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Decreased health costs, increased 401k

January 27, 2009

One of my 2009 goals was to increase my 401k contributions from 8% to 10%.  In January, I bumped them up to 9%.  In February, I have it set to 10%, and my paycheck will be within $5 of what it was last year.  That was not a very hard goal to achieve.  This is due to my changes in health care.

Last year, I saved about $1800 in a Health Savings Account, and this year I switched to an HMO. That $1800 might be used for LASIK someday (no time soon), but for now it is just sort of like this separate fund for any health emergencies.  I can’t contribute to my HSA this year (since I do not have a high deductible plan), but I did set aside $500 for my flexible health spending account for co-pays, contact lenses and such.

I really like the philosophy of health savings accounts and high deductible health plans, especially for the young and healthy.  In fact, if they had covered my birth control prescription, I may have stuck with it.  I find it obnoxious that they cover medication to lower blood pressure/cholesterol/etc. while I live a relatively healthy lifestyle but just am not ready to create life yet.  Paying $50-$60/month for BC ate up my employers contribution.  It was just financially smarter to choose a different option.

Now I have better coverage, the same take home pay, and 2% more in my 401k.  Everyone wins, right?

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9 Comments leave one →
  1. January 27, 2009 12:21 pm

    Is a health savings account the same as a Flexible Spending Account? Because Flex dollars MUST be spent in the year they are withheld from the paycheck and cannot be rolled over into the next year–if you don’t use them, you lose them.

    I’d hate for you to save for Lasik for years only to find out you lost the money!

  2. January 27, 2009 12:35 pm

    @LMM – No they are not the same thing. They are similar, but what you mentioned is the key difference. Also, HSA can only go with a high deductible plan. You can’t contribute to them with “regular” insurance.

  3. January 27, 2009 12:52 pm

    I’ve never had the opportunity to examine the HSA … what happens with the account now that you’ve switched? I assume it was administered by a company through your employer, so does that mean the HSA is portable?

  4. Janet permalink
    January 27, 2009 2:24 pm

    I’m really surprised your previous health insurance covered prescriptions but did not include birth control pills. Were you living in California at the time? It’s the law in California that they have to cover that if they cover prescriptions in general. I’m not an expert on the topic, I’m not a lawyer, there might be loopholes I am not aware of, but I in general it is the law for many states. (The link is to a national conference of state legislatures, they seem unbiased)
    http://www.ncsl.org/programs/health/contraceplaws.htm

  5. January 27, 2009 3:22 pm

    @Janet – The nature of a high deductible health plans is that nothing is covered except (often) preventative care. Birth controls are not considered a preventative medication. They are covered only once the deductible (which is high) is met. I think that is the reason, but I’ll check out the link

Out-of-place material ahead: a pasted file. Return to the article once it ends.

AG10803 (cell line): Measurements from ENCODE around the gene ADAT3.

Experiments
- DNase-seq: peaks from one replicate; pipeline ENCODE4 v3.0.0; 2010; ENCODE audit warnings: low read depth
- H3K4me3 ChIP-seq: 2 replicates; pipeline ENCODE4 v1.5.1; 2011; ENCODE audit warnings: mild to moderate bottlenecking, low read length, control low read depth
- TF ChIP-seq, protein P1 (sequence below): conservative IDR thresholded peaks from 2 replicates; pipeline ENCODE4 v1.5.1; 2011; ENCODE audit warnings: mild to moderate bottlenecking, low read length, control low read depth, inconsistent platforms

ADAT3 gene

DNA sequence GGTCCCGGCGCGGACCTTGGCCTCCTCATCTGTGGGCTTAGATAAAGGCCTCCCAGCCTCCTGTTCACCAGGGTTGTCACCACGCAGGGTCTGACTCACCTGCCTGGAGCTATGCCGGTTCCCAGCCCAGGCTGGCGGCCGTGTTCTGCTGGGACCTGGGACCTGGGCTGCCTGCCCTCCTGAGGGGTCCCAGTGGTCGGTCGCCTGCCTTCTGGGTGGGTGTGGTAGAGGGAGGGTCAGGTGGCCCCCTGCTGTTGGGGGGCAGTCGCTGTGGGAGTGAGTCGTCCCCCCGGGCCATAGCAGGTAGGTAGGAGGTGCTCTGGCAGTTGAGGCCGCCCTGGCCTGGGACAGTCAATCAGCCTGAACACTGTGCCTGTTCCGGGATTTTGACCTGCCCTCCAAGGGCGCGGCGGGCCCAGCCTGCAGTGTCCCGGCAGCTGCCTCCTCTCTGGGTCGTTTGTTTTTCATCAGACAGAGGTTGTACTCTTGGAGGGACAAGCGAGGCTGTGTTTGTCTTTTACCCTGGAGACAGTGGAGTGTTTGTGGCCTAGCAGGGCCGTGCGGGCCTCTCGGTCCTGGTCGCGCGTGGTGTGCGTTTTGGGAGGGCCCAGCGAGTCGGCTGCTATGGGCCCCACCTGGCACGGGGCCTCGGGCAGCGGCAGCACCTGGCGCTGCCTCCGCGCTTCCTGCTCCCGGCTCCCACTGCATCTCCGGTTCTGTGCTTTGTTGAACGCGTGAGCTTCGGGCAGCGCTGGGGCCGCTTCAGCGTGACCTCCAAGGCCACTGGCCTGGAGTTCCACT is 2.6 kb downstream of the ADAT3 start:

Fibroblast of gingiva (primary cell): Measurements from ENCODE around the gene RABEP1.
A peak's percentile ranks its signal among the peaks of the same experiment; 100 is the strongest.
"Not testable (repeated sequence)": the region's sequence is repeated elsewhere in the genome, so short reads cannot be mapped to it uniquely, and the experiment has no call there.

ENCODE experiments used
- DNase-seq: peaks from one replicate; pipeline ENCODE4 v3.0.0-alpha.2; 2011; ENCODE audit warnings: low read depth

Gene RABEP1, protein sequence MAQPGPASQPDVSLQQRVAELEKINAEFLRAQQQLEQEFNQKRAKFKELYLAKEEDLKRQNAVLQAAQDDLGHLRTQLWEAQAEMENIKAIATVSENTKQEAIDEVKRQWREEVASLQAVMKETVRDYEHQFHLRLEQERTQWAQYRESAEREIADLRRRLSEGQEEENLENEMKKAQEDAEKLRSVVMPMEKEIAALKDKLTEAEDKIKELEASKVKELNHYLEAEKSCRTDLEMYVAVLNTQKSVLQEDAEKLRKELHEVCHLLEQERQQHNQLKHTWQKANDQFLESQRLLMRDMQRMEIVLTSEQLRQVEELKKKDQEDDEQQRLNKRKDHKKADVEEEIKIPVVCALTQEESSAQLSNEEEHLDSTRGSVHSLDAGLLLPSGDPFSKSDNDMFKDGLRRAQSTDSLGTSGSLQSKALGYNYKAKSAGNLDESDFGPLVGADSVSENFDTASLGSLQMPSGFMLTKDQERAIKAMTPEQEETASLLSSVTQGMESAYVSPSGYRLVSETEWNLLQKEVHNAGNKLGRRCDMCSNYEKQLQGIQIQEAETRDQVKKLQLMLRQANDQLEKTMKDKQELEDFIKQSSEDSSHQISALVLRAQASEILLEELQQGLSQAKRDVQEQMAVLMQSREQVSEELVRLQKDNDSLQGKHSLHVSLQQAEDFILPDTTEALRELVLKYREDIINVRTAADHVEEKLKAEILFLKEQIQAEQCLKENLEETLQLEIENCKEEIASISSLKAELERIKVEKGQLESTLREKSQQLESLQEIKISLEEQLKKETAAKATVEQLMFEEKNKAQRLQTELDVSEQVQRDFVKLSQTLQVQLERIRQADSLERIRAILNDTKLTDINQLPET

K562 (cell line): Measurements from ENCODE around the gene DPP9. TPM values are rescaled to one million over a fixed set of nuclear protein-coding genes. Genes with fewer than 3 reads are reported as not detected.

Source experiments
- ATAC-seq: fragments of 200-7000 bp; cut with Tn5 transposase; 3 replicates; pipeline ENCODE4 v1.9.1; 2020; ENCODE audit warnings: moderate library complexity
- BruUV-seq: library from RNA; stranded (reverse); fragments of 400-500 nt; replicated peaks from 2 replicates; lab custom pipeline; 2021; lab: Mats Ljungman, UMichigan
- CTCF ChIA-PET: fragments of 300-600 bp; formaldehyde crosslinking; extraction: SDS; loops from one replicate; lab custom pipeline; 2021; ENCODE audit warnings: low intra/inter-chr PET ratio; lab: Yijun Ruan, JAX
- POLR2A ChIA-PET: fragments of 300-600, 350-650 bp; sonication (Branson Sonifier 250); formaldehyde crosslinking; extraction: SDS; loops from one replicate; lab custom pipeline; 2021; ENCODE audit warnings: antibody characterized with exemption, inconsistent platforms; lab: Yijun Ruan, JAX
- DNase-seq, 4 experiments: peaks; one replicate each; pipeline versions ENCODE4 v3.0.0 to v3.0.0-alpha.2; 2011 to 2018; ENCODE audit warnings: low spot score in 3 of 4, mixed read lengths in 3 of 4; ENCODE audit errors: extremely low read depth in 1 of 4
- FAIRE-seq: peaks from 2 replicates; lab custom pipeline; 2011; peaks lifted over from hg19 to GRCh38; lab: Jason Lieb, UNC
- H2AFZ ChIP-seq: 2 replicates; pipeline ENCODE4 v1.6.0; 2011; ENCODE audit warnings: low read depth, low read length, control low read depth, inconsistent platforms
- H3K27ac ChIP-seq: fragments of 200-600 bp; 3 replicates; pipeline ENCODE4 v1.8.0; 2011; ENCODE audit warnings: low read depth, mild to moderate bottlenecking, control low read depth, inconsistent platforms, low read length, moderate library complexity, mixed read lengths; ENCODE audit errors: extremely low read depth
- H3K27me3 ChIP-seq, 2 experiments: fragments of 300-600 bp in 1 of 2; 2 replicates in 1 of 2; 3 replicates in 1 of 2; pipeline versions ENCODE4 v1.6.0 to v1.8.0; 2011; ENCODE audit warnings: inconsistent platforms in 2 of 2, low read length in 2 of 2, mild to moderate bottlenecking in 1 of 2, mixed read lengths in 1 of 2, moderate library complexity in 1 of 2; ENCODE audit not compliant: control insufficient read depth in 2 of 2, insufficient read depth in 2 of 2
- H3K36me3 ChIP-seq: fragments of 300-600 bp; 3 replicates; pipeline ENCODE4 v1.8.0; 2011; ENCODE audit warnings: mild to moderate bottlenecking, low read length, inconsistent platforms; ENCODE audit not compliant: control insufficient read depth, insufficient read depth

@Revanche – Yes–you can roll them over, sort of like an IRA. Actually, I currently have 2 HSAs (one from my previous employer that I never rolled over, but that use most, so it only has $40 left).

    Often times they have annoying monthly fees ($2-$3) that your employer will cover, and if you leave your employer, they stop covering the fee. But my main HSA is still just sitting there. Nothing happens to it, I can still withdraw from it, but can’t add to it.

  6. January 27, 2009 4:01 pm

    Yeah, I never have any idea what I’m doing with the health benefits. I went for an HMO because it was cheap, and I use it every so often when I need contact refills.

    I don’t like doctors, so I guess that works for me.

  7. January 27, 2009 4:17 pm

    One thing you should always check when you’re having trouble with any prescription’s cost is whether there is a viable generic alternative. I was having the same problem with my BC costs, but I switched to the generic and started picking it up from Target for only $9 a month.

  8. January 28, 2009 7:06 am

    A lot of people confuse HSAs and FSAs, I wrote a compare/contrast type post to explain the two types of plans. It’s on my sidebar under popular posts if anyone is interested.

    I think it’s interesting that the HSA was costing you more overall. They tout them as this great way to lower health costs, it seems that is only true if you don’t save money in the investment account! That’s great you were able to save more in your 401k without much pain. I’m sticking at 8% and adding a ROTH this year.

  9. January 28, 2009 7:56 am

    @miss m – i think the HSA was probably costing my employer less, but me personally, it cost more for me! Like I mentioned, that is mainly because I was paying 50+/mo for birth control, while my HMO is totally free (of premiums) and I pay 15/mo copay.

    I should have linked to a post like yours. HSAs are new and uncommon enough that a lot of people don’t know the details. 🙂

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